Saturday, August 08, 2009

FW: China's Public Enemy

[Here is a very good article on Rebiya Kadeer, once `China's fifth richest person`, now only an exile activist for her people. I hope you will enjoy it.]

China's Public Enemy
The alleged instigator of the Uighur riots doesn't talk like a terrorist. Demonizing her may backfire on Beijing.
Article Comments (26) more in Opinion »Email Printer
Washington, D.C.

Rebiya Kadeer is undergoing a Chinese version of George Orwell's "Two Minutes Hate." Separatist, extremist, terrorist-China's state-run media has pulled out the rhetorical big guns to put her beyond the pale of civilized society. By condemning her as the mastermind of last month's riots that killed 197 people in the northwest region of Xinjiang, Beijing has transformed an exiled businesswoman and dissident into public enemy No. 1 for 1.3 billion people.

Even Ms. Kadeer's family in China has joined the campaign-under duress, she says. After blaming her for the loss of innocent lives, several of her children and other relatives exhorted her in an open letter, "Don't destroy the stable and happy life in Xinjiang. Don't follow the provocation from some people in other countries." In scenes reminiscent of the Cultural Revolution, the signatories have appeared on state television to publicly disavow Ms. Kadeer.

This blood-stained image is hard to reconcile with the diminutive grandmother, dressed modestly in black, who bustles about a cramped, U.S. government-funded office a block from the White House. Ms. Kadeer may be hated by many Chinese, but the president of the World Uighur Congress inspires admiration among the nine million ethnically Turkish Uighurs in Xinjiang and two million-strong diaspora. An indication of why she inspires such strong emotions comes as she responds to the first question; she speaks with a startling intensity, perching on the edge of a folding chair.

First of all, Ms. Kadeer denies she instigated the July 5 protests in her home town of Urumqi: "I did not tell them to come out on that day or that particular time to protest. It was the six decade-long repression that has driven them to protest."

Ms. Kadeer's own life is a graphic illustration of that repression's ebb and flow. In the 1980s and early '90s, she and her fellow Uighurs benefited from Deng Xiaoping's loosening of controls in all areas of life. Like business pioneers around the country, she overcame obstacles created by Chinese officialdom to build a market stall into a business empire encompassing retail, real estate and international trade.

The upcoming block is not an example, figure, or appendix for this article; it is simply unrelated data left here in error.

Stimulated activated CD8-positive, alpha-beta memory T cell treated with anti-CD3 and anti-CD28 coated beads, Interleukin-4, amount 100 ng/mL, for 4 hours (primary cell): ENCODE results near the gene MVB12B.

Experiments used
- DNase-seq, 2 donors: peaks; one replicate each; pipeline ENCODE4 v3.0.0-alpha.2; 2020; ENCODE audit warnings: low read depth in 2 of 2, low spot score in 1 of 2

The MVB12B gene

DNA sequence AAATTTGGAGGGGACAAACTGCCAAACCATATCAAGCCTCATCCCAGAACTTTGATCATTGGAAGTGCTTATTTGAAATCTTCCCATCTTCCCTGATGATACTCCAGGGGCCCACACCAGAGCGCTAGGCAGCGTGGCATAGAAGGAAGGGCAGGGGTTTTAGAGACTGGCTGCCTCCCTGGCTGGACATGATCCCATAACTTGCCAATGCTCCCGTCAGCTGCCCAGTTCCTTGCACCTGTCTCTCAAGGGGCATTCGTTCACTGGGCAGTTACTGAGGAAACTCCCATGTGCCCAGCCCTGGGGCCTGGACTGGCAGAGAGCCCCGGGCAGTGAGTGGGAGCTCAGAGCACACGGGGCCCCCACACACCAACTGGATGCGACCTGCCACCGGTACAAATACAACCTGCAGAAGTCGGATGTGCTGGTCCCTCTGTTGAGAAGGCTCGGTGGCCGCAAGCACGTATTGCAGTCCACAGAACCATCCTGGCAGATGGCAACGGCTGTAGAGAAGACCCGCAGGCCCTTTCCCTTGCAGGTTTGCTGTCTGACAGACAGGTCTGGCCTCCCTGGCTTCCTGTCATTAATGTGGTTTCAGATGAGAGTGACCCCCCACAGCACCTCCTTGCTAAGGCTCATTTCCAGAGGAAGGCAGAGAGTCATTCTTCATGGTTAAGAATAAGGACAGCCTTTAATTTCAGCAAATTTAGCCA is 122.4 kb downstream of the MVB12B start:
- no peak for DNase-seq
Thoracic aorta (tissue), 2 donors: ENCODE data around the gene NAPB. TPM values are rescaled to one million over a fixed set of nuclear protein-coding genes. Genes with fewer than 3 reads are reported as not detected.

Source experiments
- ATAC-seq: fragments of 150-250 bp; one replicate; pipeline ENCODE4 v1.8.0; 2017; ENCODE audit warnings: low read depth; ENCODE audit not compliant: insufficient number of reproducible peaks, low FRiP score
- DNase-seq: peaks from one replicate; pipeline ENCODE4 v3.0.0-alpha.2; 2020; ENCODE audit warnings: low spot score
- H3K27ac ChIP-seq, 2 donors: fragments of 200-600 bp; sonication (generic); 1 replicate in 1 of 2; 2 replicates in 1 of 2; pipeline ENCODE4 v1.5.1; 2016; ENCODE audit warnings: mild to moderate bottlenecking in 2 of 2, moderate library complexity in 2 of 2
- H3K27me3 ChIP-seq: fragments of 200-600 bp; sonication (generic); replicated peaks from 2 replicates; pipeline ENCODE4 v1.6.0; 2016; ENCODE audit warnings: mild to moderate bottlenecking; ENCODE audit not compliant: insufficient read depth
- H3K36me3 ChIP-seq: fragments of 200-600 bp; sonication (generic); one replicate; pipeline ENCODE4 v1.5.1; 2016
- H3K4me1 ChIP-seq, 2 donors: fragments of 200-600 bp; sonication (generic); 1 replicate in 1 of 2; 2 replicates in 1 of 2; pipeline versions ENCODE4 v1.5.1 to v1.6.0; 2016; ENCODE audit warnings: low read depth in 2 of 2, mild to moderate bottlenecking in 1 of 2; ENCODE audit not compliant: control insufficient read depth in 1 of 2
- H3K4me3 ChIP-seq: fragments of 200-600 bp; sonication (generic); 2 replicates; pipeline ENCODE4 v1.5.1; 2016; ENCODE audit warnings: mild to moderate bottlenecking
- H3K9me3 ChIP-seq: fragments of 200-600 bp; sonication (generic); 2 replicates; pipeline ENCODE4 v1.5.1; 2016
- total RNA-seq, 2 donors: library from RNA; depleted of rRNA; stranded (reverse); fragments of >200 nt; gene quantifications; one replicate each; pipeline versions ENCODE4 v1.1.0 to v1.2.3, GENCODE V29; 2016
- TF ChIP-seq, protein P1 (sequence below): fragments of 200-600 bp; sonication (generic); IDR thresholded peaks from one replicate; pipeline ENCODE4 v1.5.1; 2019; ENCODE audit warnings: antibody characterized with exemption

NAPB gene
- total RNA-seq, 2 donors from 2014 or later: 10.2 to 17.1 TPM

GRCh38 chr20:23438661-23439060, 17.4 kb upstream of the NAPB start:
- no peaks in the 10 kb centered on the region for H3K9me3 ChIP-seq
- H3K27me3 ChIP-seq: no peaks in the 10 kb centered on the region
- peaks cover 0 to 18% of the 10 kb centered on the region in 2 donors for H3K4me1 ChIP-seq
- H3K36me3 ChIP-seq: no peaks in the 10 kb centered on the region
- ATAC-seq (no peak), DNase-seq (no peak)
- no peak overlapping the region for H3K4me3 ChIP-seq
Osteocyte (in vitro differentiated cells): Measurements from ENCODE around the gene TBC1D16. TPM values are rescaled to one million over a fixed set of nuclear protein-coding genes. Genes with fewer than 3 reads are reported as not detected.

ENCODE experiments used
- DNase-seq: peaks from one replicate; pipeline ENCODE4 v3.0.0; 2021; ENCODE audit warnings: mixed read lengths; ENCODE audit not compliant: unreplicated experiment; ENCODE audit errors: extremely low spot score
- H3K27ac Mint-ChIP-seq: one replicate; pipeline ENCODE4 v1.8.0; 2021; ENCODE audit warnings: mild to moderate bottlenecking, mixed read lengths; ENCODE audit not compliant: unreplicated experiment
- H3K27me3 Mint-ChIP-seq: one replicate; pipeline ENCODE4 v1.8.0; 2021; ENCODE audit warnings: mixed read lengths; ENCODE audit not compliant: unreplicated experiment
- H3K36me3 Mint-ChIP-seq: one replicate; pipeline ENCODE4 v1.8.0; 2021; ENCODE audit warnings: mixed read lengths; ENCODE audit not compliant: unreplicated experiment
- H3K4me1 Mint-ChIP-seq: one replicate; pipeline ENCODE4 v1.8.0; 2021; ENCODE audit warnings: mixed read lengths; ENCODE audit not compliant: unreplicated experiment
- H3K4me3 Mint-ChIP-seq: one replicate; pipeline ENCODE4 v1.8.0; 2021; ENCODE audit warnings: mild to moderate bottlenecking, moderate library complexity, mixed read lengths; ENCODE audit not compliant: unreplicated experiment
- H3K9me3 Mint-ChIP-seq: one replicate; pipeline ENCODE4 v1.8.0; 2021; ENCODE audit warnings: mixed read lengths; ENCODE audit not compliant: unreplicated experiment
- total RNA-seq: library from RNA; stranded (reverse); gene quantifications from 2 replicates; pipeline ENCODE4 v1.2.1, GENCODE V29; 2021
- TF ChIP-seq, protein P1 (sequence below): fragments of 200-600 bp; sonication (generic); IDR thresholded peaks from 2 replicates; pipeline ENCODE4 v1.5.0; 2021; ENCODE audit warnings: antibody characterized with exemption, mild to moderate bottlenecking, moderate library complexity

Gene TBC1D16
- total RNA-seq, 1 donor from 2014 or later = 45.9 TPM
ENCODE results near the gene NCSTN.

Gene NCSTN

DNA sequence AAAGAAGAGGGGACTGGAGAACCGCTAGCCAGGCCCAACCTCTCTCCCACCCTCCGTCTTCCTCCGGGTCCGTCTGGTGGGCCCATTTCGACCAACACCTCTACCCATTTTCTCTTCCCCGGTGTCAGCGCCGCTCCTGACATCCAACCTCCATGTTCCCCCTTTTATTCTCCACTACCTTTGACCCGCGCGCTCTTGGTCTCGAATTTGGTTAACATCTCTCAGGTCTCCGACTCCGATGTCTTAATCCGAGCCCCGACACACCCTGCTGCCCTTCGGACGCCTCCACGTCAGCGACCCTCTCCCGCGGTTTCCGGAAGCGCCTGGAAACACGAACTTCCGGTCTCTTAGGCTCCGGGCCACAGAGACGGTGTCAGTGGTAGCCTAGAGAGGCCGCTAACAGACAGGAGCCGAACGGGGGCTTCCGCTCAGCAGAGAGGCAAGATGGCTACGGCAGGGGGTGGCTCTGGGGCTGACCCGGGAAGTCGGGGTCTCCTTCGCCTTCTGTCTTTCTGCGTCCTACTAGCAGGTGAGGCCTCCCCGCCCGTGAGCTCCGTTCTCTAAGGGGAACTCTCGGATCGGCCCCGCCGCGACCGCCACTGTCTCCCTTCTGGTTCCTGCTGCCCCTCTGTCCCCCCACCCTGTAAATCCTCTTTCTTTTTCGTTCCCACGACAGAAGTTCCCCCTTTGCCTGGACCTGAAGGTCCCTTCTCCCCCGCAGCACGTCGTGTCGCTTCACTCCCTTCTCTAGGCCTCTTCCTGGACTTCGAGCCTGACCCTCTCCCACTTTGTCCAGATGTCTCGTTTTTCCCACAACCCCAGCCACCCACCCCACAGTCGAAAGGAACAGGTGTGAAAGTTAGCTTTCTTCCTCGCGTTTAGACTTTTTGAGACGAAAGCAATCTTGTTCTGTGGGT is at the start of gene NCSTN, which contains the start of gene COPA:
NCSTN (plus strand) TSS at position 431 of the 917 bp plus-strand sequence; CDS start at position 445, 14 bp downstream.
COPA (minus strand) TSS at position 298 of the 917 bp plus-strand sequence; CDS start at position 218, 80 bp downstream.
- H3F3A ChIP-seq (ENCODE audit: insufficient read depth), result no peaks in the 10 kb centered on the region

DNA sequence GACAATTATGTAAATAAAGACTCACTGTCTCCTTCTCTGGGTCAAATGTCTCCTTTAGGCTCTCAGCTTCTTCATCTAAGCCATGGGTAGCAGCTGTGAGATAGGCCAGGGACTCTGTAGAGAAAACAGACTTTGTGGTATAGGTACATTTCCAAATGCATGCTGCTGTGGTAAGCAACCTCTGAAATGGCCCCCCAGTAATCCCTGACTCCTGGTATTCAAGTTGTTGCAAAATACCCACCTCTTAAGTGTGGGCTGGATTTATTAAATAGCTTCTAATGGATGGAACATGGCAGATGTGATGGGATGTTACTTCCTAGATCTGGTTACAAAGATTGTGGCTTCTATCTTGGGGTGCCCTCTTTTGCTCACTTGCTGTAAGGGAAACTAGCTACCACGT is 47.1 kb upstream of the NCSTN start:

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Zina Saunders
Just as difficult was overcoming the Uighur community's resistance to the idea of a woman taking the lead. Ms. Kadeer's nickname was djahangir, a word of Persian origin meaning one who pushes forward regardless of the consequences.

The Uighurs are a fiercely independent people who have eked out a living in the arid Central Asian lands along ancient caravan routes and converted to Islam in the 15th century. During the Qing dynasty (1644-1912), China's Manchu rulers managed to subjugate the Uighurs and other local tribes but had to fight off periodic revolts. After the collapse of the empire, the region briefly became the East Turkestan Republic before falling under the thumb of Mao's People's Republic. Many Uighurs still harbor dreams of eventual independence.

Once Ms. Kadeer succeeded in business, both the Communist Party and the Uighurs embraced her as a leader. In the mid-1990s she became China's fifth richest person, and the party gave her a seat in the Chinese People's Political Consultative Conference, part of the country's rubber-stamp legislature.

But the tide was already turning against the Uighurs and other minorities. New policies and appointees from Beijing led to campaigns to assimilate the Uighurs and root out all dissent. That prompted Ms. Kadeer to make a fateful choice about where her true loyalties lay. She became increasingly outspoken about policies preventing Uighurs from sharing in the fruits of economic development. Finally, in March 1997, she gave an impassioned speech before the legislature enumerating the burdens faced by her people.

Immediately the party struck back. It took away Ms. Kadeer's positions, then destroyed her businesses. Having once held her up as a model citizen, the official media tossed her accomplishments down the memory hole. Her rise from rags to riches is now said to be the result of "economic crimes," including tax evasion and swindles. In 2000, a court sent her to prison for divulging "state secrets" for trying to send newspaper clippings to her exiled husband in the U.S. In 2005 she was allowed to emigrate to the U.S. in return for a promise not to engage in politics, a promise she promptly broke.

Now Ms. Kadeer is trying to garner support for the Uighurs from that most elusive of friends, the "international community." Even as other parts of China continue to liberalize, she says, repression is intensifying in Xinjiang. She explains, for example, that there is new pressure to use Chinese rather than the Uighur language: "Even during the Mao years, he was a brutal dictator of course, but at least the Uighur people spoke their own language, and at least the Uighurs were free to live in their own courtyards." Today, the government is flooding the region with Chinese immigrants, making the Uighurs a minority in their own homeland.